Weeds have been growing around the old and empty courthouse in Rock Island.
That's apparently all that's happened since mid-July, when a Illinois' Third District Appellate Court ruled the county can't demolish the 123-year-old building without complying with the Illinois State Historic Resources Preservation Act.
Michelle O'Neill reports according to state law, the county board must consult with the Illinois DNR.
Attorney Thomas Quinn argued the case for the plaintiffs, a group of preservationists and residents who sued to stop the Rock Island County Board and its Public Building Commission from tearing down the historic courthouse.
He's an associate at Jenner and Block in Chicago and took the case pro bono.
Third District Appellate Court Justice William Holdridge wrote the opinion (below), at times using pointed language.
For example, first the Public Building Commission, or PBC, asked the Illinois DNR for input about the historic preservation act, but then ignored it, in clear violation of the law.
Quinn also says the justice wrote that if appealed, the appellate court would have reversed a 2015 judgment by Henry County Judge Dana McReynolds.
It was a test of whether the county could legally build an annex to the Criminal Justice Center.
In Justice Holdridge's words the circuit's court's expansion of the PBC’s purpose was "particularly inappropriate" because the board had already acknowledged that the PBC lacked the authority to build a new courthouse, and because voters overwhelmingly rejected the expansion of the PBC’s purpose.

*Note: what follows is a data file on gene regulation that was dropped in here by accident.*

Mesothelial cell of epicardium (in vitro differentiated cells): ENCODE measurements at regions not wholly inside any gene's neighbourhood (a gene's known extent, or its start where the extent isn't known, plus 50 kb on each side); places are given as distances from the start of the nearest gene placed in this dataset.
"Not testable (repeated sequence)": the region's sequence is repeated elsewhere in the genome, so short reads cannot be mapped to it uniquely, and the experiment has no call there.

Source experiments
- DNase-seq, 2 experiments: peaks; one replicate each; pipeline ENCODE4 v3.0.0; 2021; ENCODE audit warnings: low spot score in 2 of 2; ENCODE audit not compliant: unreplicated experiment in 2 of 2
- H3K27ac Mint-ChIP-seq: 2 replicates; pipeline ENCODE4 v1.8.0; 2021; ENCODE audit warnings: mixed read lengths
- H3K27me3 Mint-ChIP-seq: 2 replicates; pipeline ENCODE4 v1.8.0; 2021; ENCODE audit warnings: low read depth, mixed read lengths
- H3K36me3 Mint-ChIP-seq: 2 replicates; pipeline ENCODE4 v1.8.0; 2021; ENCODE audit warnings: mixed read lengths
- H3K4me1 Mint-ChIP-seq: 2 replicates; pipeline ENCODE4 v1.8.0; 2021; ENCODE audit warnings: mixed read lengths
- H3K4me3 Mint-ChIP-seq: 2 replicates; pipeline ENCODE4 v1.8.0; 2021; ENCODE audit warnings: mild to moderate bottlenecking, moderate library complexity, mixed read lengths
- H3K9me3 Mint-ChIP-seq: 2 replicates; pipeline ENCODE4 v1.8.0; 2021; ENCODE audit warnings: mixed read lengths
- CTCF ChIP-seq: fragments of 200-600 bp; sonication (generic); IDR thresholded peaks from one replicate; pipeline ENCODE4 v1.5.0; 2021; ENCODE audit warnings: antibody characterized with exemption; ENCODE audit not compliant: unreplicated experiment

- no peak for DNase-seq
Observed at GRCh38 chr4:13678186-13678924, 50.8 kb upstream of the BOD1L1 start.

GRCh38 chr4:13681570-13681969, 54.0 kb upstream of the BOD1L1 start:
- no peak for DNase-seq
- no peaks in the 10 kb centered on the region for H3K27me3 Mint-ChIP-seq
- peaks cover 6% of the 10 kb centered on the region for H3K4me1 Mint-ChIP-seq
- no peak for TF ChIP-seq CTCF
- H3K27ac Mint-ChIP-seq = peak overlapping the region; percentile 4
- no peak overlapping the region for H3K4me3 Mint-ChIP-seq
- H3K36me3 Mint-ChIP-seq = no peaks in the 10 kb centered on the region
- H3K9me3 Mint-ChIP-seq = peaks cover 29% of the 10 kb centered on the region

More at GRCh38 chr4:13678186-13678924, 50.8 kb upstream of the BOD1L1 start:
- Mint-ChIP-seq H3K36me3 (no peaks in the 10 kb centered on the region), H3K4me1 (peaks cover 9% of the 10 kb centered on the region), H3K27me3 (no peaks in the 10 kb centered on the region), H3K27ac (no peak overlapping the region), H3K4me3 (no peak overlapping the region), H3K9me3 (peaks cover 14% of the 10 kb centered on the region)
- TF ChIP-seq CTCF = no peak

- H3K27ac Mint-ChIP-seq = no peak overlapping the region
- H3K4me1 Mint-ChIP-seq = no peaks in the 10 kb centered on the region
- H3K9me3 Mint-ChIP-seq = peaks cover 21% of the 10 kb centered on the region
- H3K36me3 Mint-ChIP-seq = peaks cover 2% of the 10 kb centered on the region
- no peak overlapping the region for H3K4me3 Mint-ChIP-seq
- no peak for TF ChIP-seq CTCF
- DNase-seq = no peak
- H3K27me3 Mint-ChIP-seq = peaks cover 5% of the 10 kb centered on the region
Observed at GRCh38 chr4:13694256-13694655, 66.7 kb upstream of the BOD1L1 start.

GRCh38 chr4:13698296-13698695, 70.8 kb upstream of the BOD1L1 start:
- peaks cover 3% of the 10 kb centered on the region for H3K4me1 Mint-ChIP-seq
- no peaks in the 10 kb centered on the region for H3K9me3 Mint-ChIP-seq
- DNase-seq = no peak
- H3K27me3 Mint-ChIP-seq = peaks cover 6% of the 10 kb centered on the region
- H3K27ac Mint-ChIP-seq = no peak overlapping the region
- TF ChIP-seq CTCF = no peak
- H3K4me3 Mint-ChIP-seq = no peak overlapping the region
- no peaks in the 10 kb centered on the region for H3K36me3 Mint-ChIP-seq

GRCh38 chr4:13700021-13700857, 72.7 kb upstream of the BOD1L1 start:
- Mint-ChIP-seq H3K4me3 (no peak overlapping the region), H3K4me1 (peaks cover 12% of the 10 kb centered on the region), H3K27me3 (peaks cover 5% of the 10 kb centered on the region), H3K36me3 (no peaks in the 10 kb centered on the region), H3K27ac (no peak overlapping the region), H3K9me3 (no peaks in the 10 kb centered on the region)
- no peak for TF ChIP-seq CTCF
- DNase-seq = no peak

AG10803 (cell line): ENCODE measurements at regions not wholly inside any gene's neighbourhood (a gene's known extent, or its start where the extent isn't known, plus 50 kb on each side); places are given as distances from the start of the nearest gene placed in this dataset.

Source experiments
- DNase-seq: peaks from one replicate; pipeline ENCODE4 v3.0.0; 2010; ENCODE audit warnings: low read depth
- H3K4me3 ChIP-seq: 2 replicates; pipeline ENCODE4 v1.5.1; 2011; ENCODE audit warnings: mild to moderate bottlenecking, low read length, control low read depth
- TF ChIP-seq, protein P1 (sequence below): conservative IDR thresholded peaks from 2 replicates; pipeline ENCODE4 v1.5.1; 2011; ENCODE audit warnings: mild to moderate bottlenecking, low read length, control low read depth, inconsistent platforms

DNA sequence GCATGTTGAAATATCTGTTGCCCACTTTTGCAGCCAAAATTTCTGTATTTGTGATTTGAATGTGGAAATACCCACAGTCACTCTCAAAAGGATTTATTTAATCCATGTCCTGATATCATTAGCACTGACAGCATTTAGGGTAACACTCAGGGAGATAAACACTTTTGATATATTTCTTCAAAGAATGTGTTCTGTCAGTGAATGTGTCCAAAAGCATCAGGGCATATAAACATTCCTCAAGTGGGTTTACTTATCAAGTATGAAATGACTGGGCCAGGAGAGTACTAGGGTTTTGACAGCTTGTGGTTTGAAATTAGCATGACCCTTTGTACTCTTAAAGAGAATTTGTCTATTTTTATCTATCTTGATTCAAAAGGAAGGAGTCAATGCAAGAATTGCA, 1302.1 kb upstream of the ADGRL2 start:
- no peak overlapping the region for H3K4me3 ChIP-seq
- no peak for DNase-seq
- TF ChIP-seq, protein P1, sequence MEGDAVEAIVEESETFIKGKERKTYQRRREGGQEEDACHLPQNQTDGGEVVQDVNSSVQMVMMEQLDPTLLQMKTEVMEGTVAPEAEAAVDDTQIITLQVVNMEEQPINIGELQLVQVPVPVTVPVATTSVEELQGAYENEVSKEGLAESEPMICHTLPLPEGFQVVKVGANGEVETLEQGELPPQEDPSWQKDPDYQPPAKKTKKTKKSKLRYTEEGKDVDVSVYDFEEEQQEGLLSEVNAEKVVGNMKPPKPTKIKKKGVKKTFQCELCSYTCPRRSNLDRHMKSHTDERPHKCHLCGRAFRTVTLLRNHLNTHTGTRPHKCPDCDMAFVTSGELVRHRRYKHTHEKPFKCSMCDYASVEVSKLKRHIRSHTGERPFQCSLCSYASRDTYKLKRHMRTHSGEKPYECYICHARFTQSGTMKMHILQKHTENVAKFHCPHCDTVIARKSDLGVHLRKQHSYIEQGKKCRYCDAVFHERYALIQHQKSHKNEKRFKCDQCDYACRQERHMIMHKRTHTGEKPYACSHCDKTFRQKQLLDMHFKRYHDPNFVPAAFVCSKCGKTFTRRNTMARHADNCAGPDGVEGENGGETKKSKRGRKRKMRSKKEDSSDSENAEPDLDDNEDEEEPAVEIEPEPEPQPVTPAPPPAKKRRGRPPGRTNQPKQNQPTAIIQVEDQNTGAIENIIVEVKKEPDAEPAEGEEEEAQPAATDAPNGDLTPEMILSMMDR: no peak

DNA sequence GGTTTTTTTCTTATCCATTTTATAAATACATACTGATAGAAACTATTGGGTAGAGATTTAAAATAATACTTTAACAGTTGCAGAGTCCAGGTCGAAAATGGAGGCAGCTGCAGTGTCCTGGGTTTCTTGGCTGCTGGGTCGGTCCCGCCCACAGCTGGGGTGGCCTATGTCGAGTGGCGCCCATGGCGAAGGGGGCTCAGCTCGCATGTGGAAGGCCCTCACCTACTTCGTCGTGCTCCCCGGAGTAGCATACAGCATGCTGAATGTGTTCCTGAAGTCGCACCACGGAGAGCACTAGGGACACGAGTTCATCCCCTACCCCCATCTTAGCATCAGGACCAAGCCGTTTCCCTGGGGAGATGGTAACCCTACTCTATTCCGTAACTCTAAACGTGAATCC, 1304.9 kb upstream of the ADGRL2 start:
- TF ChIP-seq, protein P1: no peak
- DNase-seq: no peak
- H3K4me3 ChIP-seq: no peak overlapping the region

But the decision was never challenged.
Quinn says now Rock Island County must comply with the preservation act and complete a consultation process with the state DNR and EPA.
The agencies have proposed that the county put out a request for proposals (RFP) to find out if there's interest in another use or purpose for the former courthouse. And if that fails, the state agencies may consider other proposals from the county.
Richard Brunk, Chair of the Rock Island County Board, says the county respects the appellate court's opinion, which he calls a split decision.
He say the county is committed to demolishing the building to preserve the property for future use and consolidation of facilities.
Brunk says private ownership would be a hurdle to eventually realizing cost savings and efficiencies for taxpayers.
So far, the Illinois DNR has not responded to questions about the status of the mandatory consultation process. Read the opinion below.